Hamilton-made heart attack diagnostic app set to expand use into Ottawa

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Published January 17, 2024 at 1:18 pm

A cardiologist ussing a Hamilton-born app to diagnose a STEMI heart attack. - via Hamilton Health Sciences

A Hamilton-made smartphone app doctors use to securely share heart attack diagnostic information is set to expand its use into the Ottawa area following successful at-home trials.

The SMART AMI app by Sayhut Inc. allows emergency doctors to share electrocardiogram (ECG) images with cardiologists for fast consults to identify ST-Elevation Myocardial Infarction (STEMI) heart attacks, during which the coronary artery is completely blocked. This form of heart attack can quickly prove deadly and requires quick intervention.

Hamilton Health Sciences (HHS) shared the story of Burlington resident Paul Cropper, 81, who awoke late at night with severe chest pain. Cropper rushed to the ER at Burlington’s Joseph Brant Hospital where the doctors suspected he was having a STEMI.

The doctors in Burlington used the SMART AMI app to forward Cropper’s ECG to a cardiologist at the Hamilton General Hospital, the region’s cardiology centre, who quickly confirmed the STEMI. As a result, Cropper was able to be transferred to Hamilton General for an emergency angioplasty to open the blocked artery.

The app was developed by Dr. Hassan Mir and Dr. Talha Syed while the pair studied as residents at McMaster University. The pair developed the app over a few years during their off-hours.  “It was something we did on our own time, after work and on weekends,” Mir told HHS, “It became a passion project.”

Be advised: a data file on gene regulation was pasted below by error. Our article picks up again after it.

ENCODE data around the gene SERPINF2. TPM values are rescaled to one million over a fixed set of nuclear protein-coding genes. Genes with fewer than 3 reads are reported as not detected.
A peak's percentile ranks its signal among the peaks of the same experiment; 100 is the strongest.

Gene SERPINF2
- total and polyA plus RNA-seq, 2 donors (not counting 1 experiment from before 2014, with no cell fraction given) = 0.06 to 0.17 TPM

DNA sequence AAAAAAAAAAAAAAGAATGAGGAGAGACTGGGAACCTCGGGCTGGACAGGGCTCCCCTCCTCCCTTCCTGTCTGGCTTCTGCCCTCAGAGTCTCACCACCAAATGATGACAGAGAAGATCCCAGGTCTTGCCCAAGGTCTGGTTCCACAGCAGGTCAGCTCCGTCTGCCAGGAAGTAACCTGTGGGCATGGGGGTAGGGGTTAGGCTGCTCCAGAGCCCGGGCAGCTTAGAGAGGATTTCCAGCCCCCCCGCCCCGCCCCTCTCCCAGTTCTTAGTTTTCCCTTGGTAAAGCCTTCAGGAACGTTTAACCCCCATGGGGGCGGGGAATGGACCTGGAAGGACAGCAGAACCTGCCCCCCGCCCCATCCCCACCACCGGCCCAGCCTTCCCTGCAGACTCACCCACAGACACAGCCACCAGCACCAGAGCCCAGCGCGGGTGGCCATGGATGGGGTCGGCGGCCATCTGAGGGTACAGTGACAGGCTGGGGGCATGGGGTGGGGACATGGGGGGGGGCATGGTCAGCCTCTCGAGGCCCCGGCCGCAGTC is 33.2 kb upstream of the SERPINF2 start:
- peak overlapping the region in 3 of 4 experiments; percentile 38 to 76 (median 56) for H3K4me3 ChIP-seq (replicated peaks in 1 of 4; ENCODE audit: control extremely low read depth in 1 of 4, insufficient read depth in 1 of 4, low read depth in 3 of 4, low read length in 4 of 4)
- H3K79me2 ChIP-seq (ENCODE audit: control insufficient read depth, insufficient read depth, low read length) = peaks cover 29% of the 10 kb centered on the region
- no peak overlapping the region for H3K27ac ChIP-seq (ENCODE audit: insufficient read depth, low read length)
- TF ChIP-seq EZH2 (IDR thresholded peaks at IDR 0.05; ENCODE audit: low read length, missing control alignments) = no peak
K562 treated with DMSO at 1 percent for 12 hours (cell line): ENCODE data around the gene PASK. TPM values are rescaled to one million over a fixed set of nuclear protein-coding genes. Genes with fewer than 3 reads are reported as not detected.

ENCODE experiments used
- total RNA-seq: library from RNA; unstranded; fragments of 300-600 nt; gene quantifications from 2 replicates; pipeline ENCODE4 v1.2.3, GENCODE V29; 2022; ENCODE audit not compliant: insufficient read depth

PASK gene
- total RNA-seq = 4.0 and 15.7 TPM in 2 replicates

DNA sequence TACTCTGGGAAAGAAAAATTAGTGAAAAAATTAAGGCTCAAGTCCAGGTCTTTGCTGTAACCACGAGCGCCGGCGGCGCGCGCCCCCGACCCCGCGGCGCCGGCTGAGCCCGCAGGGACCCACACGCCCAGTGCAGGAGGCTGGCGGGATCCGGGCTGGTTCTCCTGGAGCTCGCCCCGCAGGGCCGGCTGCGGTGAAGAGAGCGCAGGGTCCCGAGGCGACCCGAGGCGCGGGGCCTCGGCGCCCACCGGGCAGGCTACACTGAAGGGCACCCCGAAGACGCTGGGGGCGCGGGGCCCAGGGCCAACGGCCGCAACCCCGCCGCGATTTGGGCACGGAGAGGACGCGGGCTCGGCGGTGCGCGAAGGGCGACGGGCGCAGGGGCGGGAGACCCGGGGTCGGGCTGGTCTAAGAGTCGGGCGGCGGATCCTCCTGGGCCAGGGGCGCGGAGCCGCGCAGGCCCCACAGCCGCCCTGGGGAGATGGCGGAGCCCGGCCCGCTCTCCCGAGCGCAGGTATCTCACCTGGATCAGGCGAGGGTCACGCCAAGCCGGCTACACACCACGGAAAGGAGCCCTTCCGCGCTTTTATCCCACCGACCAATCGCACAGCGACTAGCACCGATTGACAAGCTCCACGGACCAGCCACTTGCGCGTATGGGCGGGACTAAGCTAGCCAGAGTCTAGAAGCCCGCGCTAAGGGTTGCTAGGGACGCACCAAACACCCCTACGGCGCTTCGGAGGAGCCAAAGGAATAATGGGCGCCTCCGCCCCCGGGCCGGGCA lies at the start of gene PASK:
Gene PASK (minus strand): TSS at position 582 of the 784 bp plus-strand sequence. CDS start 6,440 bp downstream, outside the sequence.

It has since been used in two Hamilton-based trials to prove its efficacy. The first trial from 2020 to 2022 allowed doctors across Niagara Region to share information. SMART AMI was proven to speed up communication and get STEMI patients to Hamilton General’s catheterization lab faster. The success of this trial led to another involving 14 area hospitals.

So far 350 doctors have been trained to use the app throughout the trials. When the latest ends this spring, the app is expected to remain in use at Hamilton General. Most Canadian and Ontario hospitals are still using fax machines and email to send the same information the app does. While secure, these methods took much longer than modern technology would allow.

“Canadian guidelines say that once a STEMI patient arrives at a hospital emergency department, they need to be diagnosed and receive treatment at a regional catheterization lab within two hours, where appropriate, for the best chance of survival and to avoid major adverse cardiac events,” HHS described.

“This fast, secure, easy-to-use and privacy-compliant smartphone app allows for real-time ECG review and decision-making for STEMI patients,” HHS wrote, “The app also helps improve hospital efficiency by ensuring that only those patients needing emergency angioplasty treatment are brought to the catheterization lab.”

Moving forward the plan is to expand the app into use by paramedics when assessing a patient in their home, before they even arrive at an ER. Additionally, the project has received a $500,000 grant from the Ontario Centre of Innovation to expand the app’s use into the Ottawa area. This funding is part of an $8.2 million investment of 13 approved projects.

Ultimately the goal is to “expand to hospital systems provincially, nationally and internationally,” HHS said.

 

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